Universities that conduct experiments for the meat industry are also asking whether their research has overstressed animals. "We know we need these animals to be productive, but we also need to know if we've pushed them too far," said Janice Swanson, chairwoman of the behavior and welfare unit of the Department of Animal Science at Michigan State University.
All this has not gone unnoticed at the Nebraska center. The staff veterinarian circulated a news report about Tyson's demands on its suppliers. When the Agriculture Department issued stricter rules last year on animal handling in meat-processing plants (the center runs a small one), one scientist asked about the center's practices. "I don't know to what extent we are emphasizing training for humane animal handling," he wrote to the director. "But we handle a lot of animals."
Center officials say animals' well-being is served by much of their research, including efforts to fight a type of pneumonia endemic to sheep, and to help ranchers reduce heat stress in cows. "Production research and animal welfare research do not have to be mutually exclusive," they wrote.
Sometimes, though, the two seem at odds. Last year, the center set out to show that its cows could thrive on a growth stimulant called Zilmax. Months earlier, the drug had been withdrawn by its manufacturer, Merck & Co., amid concern in the meat industry that it caused rare complications, like hooves that slough off, and was associated with higher death rates. (Merck says it believes in the drug's safety, and plans controlled trials to address the worries.)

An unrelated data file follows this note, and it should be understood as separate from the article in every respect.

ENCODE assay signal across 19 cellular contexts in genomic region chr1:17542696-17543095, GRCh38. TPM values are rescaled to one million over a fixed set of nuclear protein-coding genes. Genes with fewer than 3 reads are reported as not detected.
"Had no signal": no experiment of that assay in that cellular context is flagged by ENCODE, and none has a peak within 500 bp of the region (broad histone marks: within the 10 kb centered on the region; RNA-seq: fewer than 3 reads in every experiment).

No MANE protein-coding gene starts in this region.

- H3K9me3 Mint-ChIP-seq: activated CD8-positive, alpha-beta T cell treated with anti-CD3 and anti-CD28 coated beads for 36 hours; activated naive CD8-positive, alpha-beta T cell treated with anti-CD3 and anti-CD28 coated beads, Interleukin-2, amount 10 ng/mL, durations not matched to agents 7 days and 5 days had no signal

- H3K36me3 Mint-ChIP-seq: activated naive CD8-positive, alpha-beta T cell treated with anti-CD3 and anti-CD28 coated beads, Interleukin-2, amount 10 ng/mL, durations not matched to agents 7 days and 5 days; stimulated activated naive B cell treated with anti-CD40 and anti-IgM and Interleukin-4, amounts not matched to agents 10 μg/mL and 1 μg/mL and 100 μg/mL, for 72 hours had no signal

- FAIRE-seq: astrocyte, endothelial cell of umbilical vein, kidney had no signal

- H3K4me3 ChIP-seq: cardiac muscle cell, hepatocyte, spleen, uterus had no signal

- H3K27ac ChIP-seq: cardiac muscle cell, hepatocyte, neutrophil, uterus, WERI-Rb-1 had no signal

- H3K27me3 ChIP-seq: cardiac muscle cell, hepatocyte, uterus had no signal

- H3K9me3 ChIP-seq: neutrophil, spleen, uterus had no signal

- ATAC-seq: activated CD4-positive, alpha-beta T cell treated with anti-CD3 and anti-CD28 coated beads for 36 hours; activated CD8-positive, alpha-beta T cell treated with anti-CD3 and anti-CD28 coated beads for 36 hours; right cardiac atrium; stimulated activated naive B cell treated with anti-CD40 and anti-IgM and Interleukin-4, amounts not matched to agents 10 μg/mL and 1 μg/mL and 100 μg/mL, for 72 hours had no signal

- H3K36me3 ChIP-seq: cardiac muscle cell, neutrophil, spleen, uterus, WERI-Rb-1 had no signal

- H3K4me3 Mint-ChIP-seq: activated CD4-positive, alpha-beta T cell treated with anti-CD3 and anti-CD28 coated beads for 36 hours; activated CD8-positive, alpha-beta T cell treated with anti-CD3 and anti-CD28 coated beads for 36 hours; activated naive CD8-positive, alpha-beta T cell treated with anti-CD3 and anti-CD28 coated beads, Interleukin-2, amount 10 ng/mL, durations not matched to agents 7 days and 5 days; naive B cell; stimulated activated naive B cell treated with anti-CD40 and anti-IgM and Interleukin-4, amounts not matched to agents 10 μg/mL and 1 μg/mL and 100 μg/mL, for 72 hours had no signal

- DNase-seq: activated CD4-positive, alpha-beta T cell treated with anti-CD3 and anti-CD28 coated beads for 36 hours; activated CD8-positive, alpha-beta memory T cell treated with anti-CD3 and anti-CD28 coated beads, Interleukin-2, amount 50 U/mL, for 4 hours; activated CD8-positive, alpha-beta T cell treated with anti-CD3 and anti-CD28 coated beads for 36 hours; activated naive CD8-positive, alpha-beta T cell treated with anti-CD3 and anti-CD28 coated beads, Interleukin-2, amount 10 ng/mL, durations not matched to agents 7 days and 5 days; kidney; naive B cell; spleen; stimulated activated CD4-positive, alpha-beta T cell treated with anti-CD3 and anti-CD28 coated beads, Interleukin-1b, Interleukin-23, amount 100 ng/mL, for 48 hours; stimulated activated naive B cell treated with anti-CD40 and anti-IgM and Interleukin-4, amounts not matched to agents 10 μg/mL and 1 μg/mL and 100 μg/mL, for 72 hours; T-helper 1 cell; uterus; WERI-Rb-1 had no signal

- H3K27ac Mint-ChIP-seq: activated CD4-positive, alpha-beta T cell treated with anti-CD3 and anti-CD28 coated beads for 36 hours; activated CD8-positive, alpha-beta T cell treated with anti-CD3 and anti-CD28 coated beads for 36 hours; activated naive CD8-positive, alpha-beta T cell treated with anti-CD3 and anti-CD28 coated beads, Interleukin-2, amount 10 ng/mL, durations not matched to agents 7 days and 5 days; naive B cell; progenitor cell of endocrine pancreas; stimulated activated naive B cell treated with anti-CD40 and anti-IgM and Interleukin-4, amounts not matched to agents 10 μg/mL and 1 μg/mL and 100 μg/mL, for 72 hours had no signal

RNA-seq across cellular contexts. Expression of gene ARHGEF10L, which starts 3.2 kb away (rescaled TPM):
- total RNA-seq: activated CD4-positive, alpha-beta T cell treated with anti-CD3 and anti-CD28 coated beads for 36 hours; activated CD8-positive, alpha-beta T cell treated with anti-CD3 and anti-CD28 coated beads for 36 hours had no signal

The new attention to animal welfare has struck one center worker as an opportunity, records show. In February, Katherine Whitman, a University of Nebraska veterinarian who works at the center, proposed an experiment to find more effective pain medicine for two common procedures on sheep: removing tails and castration.
Her budget was a modest $3,524, mostly for tests to measure stress and pain. And the goals she pitched were practical: Not only would the animals benefit, she wrote, but the findings could also help meat producers show they cared about pain management, which "will likely be a demand placed on the industry by consumers in the near future."
Her proposal was turned down by Leymaster, the center's sheep expert. The center's sheep research, he responded in an email, had only two objectives: fighting pneumonia, and enhancing "the competitiveness, profitability and sustainability of lamb production with reduced labor inputs." That is, the experiment to breed easy care sheep.
Another reason for the denial: The center said it lacked the expertise to assess the pain felt by animals.